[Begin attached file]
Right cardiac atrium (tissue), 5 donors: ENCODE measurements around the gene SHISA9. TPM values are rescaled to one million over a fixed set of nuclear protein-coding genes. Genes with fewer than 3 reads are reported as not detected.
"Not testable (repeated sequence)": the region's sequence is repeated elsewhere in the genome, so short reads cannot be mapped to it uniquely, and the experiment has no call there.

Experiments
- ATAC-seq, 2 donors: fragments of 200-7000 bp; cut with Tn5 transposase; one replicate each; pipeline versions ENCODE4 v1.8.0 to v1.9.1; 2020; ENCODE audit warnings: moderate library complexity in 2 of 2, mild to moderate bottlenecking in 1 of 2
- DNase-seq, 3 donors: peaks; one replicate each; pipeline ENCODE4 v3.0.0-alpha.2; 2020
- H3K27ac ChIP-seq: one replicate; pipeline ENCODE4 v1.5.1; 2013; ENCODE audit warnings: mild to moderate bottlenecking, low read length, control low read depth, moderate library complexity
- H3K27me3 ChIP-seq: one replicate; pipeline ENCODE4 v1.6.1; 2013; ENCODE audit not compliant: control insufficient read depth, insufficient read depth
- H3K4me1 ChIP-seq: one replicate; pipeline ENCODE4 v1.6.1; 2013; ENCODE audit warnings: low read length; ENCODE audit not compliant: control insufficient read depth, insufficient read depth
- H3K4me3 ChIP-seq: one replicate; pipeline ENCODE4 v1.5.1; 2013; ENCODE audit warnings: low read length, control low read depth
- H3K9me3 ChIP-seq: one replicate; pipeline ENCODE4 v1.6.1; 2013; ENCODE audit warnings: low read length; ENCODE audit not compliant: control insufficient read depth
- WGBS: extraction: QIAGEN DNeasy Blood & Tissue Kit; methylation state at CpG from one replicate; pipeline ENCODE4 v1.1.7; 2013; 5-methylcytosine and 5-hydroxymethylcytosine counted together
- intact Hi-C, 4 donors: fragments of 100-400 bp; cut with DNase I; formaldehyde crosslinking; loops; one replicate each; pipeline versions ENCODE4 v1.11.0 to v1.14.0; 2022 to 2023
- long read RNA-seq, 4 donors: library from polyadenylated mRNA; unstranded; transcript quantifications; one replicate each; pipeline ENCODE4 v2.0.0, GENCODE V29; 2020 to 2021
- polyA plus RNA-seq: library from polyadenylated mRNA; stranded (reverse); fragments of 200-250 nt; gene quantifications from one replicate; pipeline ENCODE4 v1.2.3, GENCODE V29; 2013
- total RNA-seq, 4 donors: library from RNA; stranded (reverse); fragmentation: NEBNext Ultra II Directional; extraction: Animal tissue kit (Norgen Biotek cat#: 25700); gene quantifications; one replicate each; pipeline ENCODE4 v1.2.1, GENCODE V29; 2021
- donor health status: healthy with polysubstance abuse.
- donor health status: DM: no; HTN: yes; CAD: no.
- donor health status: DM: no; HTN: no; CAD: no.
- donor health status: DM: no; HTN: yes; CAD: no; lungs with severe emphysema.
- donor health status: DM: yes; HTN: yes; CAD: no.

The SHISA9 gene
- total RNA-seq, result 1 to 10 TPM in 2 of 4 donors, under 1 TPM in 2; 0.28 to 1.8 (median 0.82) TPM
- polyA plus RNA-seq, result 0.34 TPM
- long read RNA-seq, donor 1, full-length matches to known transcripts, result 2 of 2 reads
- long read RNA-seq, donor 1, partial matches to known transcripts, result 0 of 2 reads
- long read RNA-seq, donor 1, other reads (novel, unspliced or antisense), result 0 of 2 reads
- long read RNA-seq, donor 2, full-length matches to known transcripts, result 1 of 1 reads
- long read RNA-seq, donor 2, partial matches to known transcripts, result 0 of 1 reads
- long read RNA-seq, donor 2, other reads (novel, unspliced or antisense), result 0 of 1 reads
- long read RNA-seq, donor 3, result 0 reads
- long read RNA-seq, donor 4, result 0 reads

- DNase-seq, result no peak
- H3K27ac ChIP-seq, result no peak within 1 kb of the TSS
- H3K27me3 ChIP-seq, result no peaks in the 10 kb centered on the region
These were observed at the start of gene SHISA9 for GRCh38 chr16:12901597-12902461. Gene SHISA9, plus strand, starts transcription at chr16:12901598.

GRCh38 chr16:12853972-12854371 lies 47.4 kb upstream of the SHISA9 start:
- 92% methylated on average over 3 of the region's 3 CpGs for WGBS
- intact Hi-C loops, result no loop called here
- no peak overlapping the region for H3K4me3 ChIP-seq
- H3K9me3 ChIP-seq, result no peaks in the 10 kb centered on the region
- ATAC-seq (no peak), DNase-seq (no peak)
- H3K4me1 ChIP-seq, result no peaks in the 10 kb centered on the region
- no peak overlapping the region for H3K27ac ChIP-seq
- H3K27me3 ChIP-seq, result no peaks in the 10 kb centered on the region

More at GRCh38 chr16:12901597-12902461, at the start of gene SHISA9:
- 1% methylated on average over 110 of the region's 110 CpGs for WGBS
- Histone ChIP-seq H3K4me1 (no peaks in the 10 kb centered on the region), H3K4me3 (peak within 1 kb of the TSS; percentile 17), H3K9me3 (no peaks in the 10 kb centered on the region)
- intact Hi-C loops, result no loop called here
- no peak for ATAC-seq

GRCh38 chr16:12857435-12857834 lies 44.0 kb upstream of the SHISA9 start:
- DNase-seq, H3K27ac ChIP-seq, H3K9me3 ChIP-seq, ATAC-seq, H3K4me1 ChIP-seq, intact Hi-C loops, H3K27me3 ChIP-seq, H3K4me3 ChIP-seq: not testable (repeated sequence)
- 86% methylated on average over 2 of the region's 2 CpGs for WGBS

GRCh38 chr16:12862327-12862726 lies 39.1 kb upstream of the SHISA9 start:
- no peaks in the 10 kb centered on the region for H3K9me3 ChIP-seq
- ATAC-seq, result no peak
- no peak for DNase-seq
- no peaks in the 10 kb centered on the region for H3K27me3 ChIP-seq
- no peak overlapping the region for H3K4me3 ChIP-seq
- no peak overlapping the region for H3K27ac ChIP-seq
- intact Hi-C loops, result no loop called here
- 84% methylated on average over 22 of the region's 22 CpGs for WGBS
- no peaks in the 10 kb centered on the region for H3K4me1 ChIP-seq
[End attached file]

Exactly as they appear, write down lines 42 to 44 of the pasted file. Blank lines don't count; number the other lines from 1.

- H3K4me1 ChIP-seq, result no peaks in the 10 kb centered on the region
- no peak overlapping the region for H3K27ac ChIP-seq
- H3K27me3 ChIP-seq, result no peaks in the 10 kb centered on the region